Only if it pleases the state.

All of this behaviour on the part of the state is surely antithetical to the operation of reason and liberty. Left to their own devices, people are capable of choosing correctly in all matters relating to the running of their lives. If they do not always choose correctly, at present, this is because they have been twisted by the operation of the state.

The state’s self-declared rule that itself is the only legitimate user of violence shows that it has a bite to enforce its bark. It denies people the right to use violence except by its sanction, and of course, it ever sanctions the use of violence against itself — this it calls treason or sedition, or civil war, or if it wishes to discredit these acts, criminality.

In effect, the state has hijacked society by allowing it only a limited amount of choice. Consequently, the only possible way to behave in an anti-state fashion is to be antisocial. If the state makes choice a crime then choosing in favour of a life of crime is doubly to oppose the state, by choosing to do only the things it forbids.

Though I am of course not one of them, I know that one cell of anarchists (led by a brave philosopher-anarchist called Bakunin) calls for just this: He proclaims that anarchists should “commit random acts of violence and seek the company of only those who are rough to the point of cruelty, but whose nature is fresh and strong, unsubdued and inexhaustible.” That is; those who have already chosen against the state by choosing lives of crime. Amongst this number are tanar’ri, the more evilly inclined Xaositects, some Sinkers and numerous petty thief gangs of the Hive.

Of course, some laws are not bad in themselves. Some enshrine moral principles which all people of good would surely want to see recognised even after the fall of the state — murder or rape, for example. These are actions which ought always to be recognised as wrong, and should never have been made ‘illegal’, since nobody of sound mind would wish to commit them. These crimes have been lumped together with the non-crimes by the state, even though so-called ‘political crime’ is not in fact wrong at all.

By attacking the state through society in the short term allows us to reorder society in the long term, to make political ‘crimes’ legal and retain criminal crimes as punishable, by whatever system is in force. This cannot be done until the rigid and corrupt hierarchy of the state is swept away, however, for until there is no state, the state will always seek to protect itself by punishing non-criminal crime.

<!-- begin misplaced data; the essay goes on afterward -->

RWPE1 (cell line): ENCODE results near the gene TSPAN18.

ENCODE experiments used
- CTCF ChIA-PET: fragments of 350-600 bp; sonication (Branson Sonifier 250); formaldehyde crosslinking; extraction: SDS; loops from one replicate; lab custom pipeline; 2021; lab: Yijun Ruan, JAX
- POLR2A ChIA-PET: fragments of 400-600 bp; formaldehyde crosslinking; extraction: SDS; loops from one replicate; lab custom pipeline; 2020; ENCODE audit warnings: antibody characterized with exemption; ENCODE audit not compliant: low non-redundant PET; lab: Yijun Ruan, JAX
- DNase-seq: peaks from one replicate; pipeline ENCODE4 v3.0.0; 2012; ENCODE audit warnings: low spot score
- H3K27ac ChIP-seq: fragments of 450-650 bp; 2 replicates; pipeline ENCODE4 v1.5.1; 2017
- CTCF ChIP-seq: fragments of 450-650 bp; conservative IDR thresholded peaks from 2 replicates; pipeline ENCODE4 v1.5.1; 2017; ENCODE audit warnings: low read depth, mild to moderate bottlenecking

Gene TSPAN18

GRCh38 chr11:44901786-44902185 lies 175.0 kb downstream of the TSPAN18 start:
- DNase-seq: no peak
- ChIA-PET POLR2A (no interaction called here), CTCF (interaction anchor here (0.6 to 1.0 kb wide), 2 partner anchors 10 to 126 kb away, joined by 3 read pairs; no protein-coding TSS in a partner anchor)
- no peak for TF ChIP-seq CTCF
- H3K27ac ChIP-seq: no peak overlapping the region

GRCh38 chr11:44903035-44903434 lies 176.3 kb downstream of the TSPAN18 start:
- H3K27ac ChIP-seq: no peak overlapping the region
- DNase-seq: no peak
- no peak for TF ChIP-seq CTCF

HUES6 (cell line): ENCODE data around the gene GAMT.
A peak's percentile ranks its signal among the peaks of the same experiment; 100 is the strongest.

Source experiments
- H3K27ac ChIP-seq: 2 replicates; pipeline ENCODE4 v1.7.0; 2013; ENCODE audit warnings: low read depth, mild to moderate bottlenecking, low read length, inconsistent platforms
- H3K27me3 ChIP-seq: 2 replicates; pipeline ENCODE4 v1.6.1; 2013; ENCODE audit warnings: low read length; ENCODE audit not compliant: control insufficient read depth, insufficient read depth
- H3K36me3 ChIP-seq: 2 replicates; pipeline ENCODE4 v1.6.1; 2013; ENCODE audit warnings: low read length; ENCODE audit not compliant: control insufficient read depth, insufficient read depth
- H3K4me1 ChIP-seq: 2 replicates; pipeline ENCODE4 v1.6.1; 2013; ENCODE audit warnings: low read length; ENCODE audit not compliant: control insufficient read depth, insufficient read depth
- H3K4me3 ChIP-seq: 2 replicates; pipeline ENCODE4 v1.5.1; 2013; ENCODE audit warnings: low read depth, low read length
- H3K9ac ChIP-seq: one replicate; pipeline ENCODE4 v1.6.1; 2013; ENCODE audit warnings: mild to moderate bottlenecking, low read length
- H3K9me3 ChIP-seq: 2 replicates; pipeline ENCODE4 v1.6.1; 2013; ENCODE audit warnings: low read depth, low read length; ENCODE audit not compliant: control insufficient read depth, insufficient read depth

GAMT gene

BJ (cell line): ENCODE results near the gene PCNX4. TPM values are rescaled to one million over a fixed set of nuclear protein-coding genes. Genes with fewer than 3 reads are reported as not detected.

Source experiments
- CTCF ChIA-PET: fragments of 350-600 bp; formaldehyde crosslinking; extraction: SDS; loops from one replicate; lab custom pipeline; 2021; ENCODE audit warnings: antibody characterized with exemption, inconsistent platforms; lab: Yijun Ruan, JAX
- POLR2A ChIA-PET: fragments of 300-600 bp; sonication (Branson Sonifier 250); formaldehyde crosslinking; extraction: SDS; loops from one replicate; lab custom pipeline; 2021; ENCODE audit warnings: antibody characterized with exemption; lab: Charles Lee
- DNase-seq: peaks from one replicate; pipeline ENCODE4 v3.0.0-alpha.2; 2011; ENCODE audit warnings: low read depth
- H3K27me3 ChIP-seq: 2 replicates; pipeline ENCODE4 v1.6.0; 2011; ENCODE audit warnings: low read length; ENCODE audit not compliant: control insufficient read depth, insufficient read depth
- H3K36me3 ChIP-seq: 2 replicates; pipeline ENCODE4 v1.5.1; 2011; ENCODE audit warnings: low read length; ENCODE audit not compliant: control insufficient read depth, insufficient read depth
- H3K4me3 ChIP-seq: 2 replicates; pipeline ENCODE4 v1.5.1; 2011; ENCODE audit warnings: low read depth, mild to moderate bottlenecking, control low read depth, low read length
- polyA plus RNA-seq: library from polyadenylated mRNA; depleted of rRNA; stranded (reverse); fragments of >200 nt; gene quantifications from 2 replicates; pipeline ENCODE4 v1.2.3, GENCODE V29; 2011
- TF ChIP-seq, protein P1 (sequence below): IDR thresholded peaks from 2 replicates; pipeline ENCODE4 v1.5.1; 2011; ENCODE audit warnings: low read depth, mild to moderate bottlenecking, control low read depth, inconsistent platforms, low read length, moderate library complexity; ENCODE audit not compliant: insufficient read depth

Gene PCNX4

The anarchist-philosopher must harness the power of these criminal elements to disrupt and destabilise society. Increasing social entropy (there’s a term that’s cause Sinkers to prick up their ears) by classical terrorism and guerrilla tactics, smashing shop fronts, theft, magical vandalism and so on (here we might be able to enlist the aid of Xaositect elements and the ubiquitous Doomguard…little do they realise they too must be swept away to stop the rot), and the the radical rebirth of a new, stateless society is the way forward.

Julius the Symmetrical, Contrary Philosopher, responds…

“Your ends are all very noble, my friend, but so like many philosophers of anarchy, you do not consider the means you use. The “use a tanar’ri to catch a tanar’ri” approach never did work to any great extent. When social order is reestablished in your “ideal society”, what happens to the criminals who by now are enjoying their positions of power? Hardened criminals, tanar’ri, Sinkers and the like will be keen on holding onto their status. They can make laws that benefit themselves, for example. And will your bunch of high-minded anarchists be able to stop them? With the aid of whose army? It makes little sense then, for anarchists to welcome antisocial behaviour when it arises, or rioting, or war…

“If people are to take the moral and political responsibility for their own actions, alliances with the criminally immoral and irresponsible will not help them.”

Further Reading: Philosophy Now, Issue 16, Anarchist or Antichrist, by David Limond

Source: Jon Winter-Holt,